For example, for the treatment of depression in humans, the preferred unit dosage of the compound of formula (I) or a pharmaceutically acceptable acid addition salt thereof (calculated as the base) for oral or topical administration, or administration as a suppository, is about 1 mg to 200 mg, with the more preferred unit dosage being about 5 mg to 100 mg, and the most preferred unit dosage being about 10 mg to 50 mg. All the above doses are given in term of the weight of the compound of formula (I) in the form of its base, but as will be appreciated from the foregoing information, doses are preferably administered in the form of a pharmaceutically acceptable acid addition salt.
Preferred dosages for the treatment of anxiety, obsessive compulsive disorders and alcoholism are the same as dosages described above for treatment of depression.
The compound of formula (I) or pharmaceutically acceptable acid addition salts thereof (the active ingredients) are preferably administered in unit dosage form to the mammal being treated.
A pharmaceutical composition containing the compound of formula (I), or a pharmaceutically acceptable acid addition salt thereof, may be presented in discrete units such as tablets, capsules, lozenges, ampules (i.e., for injection), suppositories or liposomes each containing an effective antidepressant non-toxic amount of the compound and one or more pharmaceutically acceptable carriers.
The pharmaceutical compositions may be in the form of an oral unit dose preparation for example a cachet, tablet or capsule. Suitable pharmaceutically acceptable carriers for such compositions include solid diluents such as lactose, cornstarch, micronized silica gel, or merely the capsule shell as well as other excipients well known in the art for this purpose.
Compositions suitable for topical administration in the mouth, for example buccally or sublingually, include lozenges comprising the active compound in a flavored basis such as sucrose and acacia or tragacanth, and pastilles comprising the active compound in a basis such as gelatin and glycerin or sucrose and acacia.
The pharmaceutical compositions may further take the form of those suitable for rectal use as a suppository with the usual pharmaceutically acceptable carriers such as cocoa butter.
Pharmaceutical compositions for parenteral use include an ampule of a sterile solution or suspension with water or other pharmaceutically acceptable liquid as the carrier therefor, or an amplule of a sterile powder for dilution with a pharmaceutically acceptable liquid. Compositions suitable for transdermal administration may be presented as discrete patches adapted to remain in intimate contact with the epidermis of the recipient for a prolonged period of time. Such patches suitably contain the active compound 1) in an optionally buffered, aqueous solution or 2) dissolved in an adhesive or 3) dispersed in a polymer. A suitable concentration of the active compound is about 1% to 20%, preferably about 3% to 15%. As one particular possibility, the active compound may be delivered from the patch by iontophoresis as generally described in Pharmaceutical Research, 3(6), 318 (1986).
It should be understood that in addition to the aforementioned ingredients, the pharmaceutical compositions of this invention may include one or more of additional ingredients such as diluents, buffers, flavoring agents, binders, surface active agents, thickeners, lubricants, preservatives, and the like. The compositions may be prepared by admixture of the ingredients, and, if necessary, shaping the resulting mass, and filling into suitable containers.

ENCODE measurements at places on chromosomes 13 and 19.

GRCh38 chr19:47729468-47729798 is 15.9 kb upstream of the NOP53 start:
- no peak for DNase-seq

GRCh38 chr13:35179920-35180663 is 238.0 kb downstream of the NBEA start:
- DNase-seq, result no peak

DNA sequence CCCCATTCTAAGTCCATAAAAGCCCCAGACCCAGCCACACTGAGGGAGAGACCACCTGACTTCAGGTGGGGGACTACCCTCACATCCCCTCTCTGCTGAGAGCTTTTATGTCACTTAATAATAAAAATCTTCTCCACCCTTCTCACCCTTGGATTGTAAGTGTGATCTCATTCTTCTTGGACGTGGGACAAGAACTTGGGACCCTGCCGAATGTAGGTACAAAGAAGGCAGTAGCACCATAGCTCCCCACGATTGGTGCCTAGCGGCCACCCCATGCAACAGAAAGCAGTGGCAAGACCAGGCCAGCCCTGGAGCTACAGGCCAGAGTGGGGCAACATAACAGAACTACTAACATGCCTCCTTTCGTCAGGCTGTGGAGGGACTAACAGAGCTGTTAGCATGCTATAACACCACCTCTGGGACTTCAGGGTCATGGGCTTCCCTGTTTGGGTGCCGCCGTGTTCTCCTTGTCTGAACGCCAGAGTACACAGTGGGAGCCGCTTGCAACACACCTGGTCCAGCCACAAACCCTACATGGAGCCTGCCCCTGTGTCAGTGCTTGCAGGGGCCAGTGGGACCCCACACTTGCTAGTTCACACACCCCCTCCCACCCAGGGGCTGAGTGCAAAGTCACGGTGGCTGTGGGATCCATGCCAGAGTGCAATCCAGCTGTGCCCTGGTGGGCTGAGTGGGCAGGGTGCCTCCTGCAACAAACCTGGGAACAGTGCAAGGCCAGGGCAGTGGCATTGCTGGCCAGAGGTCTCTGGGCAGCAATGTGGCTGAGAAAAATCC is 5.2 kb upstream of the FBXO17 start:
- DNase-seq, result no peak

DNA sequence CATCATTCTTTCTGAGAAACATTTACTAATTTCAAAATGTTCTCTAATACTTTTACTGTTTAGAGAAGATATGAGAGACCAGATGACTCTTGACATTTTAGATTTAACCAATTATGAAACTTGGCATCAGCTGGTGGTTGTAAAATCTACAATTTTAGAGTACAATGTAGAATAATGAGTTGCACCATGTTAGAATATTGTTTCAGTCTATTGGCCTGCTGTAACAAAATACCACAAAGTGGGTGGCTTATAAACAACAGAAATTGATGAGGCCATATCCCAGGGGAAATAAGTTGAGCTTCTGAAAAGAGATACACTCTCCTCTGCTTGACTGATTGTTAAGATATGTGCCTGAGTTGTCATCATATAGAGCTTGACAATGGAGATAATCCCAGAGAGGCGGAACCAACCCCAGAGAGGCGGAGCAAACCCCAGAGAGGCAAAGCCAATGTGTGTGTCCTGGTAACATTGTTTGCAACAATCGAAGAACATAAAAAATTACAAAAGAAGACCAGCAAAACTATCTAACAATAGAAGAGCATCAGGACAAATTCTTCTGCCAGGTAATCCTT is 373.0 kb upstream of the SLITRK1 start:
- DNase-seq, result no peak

According to the present invention there is provided the compound of formula (I) and a pharmaceutically acceptable acid addition salt thereof.
According to the present invention, in yet another aspect, there are provided methods of synthesizing the compound of formula (I) comprising the application of known methods and those specified above for the preparation of the compound of formula (I) or acid addition salts thereof.
According to the present invention, in yet another aspect, there is provided a pharmaceutical composition, preferably in unit dosage form, comprising the compound of formula (I), or a pharmaceutically acceptable acid addition salt thereof, together with a pharmaceutically acceptable carrier.
According to still a further aspect of the present invention, there is provided a method of treating a depressed state in mammals, including humans, which comprises the administration of an antidepressant effective non-toxic amount (dose), preferably in a unit dosage form, of a compound of formula (I) or a pharmaceutically acceptable acid addition salt thereof. Conveniently the compound of formula (I) or its acid addition salt comprises from 5 to 95% by weight of the composition.
The following examples are provided by way of an illustration of the present invention and should in no way constitute a limitation thereof.
Potassium carbonate (27.6 g) was added to a solution of 2.5-dichlorobenzaldehyde (30.2 g) (Bondinell et al., J. Med. Chem., 23(5), 506 (1980)) and 2-thio-N,N-dimethylbenzamide (Schindlbauer, Monatsh. Chem., 99(5), 1799 (1968)) (36.3 g) in 500 mL of dimethylformamide. The reaction mixture was stirred at 160° C. for four hours, added to 2.5 liters of chilled water and extracted with EtOAc to give 50.2 g of a tan solid. Recrystallization from acetone/hexane mixtures gave 43.5 g (80% yield) of 2-((4-chloro-2-formylphenyl)thio)-N,N-dimethylbenzamide, m.p. 87°-88° C.
Anal. Calcd. for C16 H14 CINO2 S: C, 60.09; H, 4.41; N, 4.38; S, 10.03. Found: C, 60.16; H, 4.42; N, 4.36; S, 9.97.
2-((4-Chloro-2-formylphenyl)thio)-N,N-dimethylbenzamide (10.0 g) was dissolved in 80 mL of anhydrous tetrahydrofuran and, under nitrogen, added to 80 mL of 1.0M diborane at room temperature. The reaction mixture was refluxed for 2 hr and then stirred at room temperature for 17 hr. The reaction mixture was treated with 100 mL of 50% HCl, warmed on a steam bath for 1 hr and concentrated in vacuo. Treatment with solid NaOH and extraction with EtOAc gave the free base as a yellow oil. The base was dissolved in diethyl ether and acidified with ethereal HCl. The hydrochloride salt was recrystallized from MeOH/EtOAc mixtures to give 7.4 g (70% yield) of 5-chloro-2-((2-((dimethylamino)methyl)phenyl)thio)benzyl alcohol hydrochloride, m.p. 176°-177° C.
1 H NMR (Me2 SO-d6) δ 10.98 (s, 1, NH), 6.96-7.93 (m, 7H, aromatic), 5.60 (s, 1, OH), 4.54 (s, 2H, OCH2), 4.42 (s, 2H, NCH2), 2.73 (s, 6H, NMe2).
Anal. Calcd. for C16 H18 ClNOS-HCl: C, 55.81; H, 5.56; N, 4.07; S, 9.31. Found: C, 55.73; H, 5.59; N, 4.06; S, 9.25.
Uptake of 3 H-Biogenic Amines in Crude Synaptosomal Preparations of Rat Hypothalamus and Striatum.